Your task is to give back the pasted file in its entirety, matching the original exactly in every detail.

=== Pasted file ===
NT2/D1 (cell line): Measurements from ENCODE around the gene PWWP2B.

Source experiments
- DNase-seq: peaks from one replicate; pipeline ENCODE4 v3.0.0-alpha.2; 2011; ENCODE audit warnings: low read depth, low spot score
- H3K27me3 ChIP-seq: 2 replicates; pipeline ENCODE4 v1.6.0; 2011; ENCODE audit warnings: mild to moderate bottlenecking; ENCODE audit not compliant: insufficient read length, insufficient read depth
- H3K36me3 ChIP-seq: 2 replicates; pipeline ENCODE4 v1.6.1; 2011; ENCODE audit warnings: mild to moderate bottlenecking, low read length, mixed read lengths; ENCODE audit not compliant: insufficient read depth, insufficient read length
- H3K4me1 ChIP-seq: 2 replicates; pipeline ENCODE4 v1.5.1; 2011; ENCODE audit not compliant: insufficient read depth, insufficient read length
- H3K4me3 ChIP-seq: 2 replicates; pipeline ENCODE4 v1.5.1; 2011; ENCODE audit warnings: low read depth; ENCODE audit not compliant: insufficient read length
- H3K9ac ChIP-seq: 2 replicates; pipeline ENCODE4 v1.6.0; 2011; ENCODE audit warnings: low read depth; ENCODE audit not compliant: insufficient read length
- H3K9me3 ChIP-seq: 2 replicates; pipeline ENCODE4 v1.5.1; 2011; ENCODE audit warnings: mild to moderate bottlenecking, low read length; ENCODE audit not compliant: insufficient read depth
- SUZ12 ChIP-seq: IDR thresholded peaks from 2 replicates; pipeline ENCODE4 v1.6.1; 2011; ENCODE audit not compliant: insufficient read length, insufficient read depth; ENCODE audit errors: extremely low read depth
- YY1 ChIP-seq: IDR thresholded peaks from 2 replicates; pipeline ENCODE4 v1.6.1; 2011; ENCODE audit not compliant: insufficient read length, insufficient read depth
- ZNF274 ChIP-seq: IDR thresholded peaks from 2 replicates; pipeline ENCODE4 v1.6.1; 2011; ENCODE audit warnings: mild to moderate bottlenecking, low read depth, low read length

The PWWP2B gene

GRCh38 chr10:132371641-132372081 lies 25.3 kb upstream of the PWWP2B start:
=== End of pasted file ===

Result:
NT2/D1 (cell line): Measurements from ENCODE around the gene PWWP2B.

Source experiments
- DNase-seq: peaks from one replicate; pipeline ENCODE4 v3.0.0-alpha.2; 2011; ENCODE audit warnings: low read depth, low spot score
- H3K27me3 ChIP-seq: 2 replicates; pipeline ENCODE4 v1.6.0; 2011; ENCODE audit warnings: mild to moderate bottlenecking; ENCODE audit not compliant: insufficient read length, insufficient read depth
- H3K36me3 ChIP-seq: 2 replicates; pipeline ENCODE4 v1.6.1; 2011; ENCODE audit warnings: mild to moderate bottlenecking, low read length, mixed read lengths; ENCODE audit not compliant: insufficient read depth, insufficient read length
- H3K4me1 ChIP-seq: 2 replicates; pipeline ENCODE4 v1.5.1; 2011; ENCODE audit not compliant: insufficient read depth, insufficient read length
- H3K4me3 ChIP-seq: 2 replicates; pipeline ENCODE4 v1.5.1; 2011; ENCODE audit warnings: low read depth; ENCODE audit not compliant: insufficient read length
- H3K9ac ChIP-seq: 2 replicates; pipeline ENCODE4 v1.6.0; 2011; ENCODE audit warnings: low read depth; ENCODE audit not compliant: insufficient read length
- H3K9me3 ChIP-seq: 2 replicates; pipeline ENCODE4 v1.5.1; 2011; ENCODE audit warnings: mild to moderate bottlenecking, low read length; ENCODE audit not compliant: insufficient read depth
- SUZ12 ChIP-seq: IDR thresholded peaks from 2 replicates; pipeline ENCODE4 v1.6.1; 2011; ENCODE audit not compliant: insufficient read length, insufficient read depth; ENCODE audit errors: extremely low read depth
- YY1 ChIP-seq: IDR thresholded peaks from 2 replicates; pipeline ENCODE4 v1.6.1; 2011; ENCODE audit not compliant: insufficient read length, insufficient read depth
- ZNF274 ChIP-seq: IDR thresholded peaks from 2 replicates; pipeline ENCODE4 v1.6.1; 2011; ENCODE audit warnings: mild to moderate bottlenecking, low read depth, low read length

The PWWP2B gene

GRCh38 chr10:132371641-132372081 lies 25.3 kb upstream of the PWWP2B start: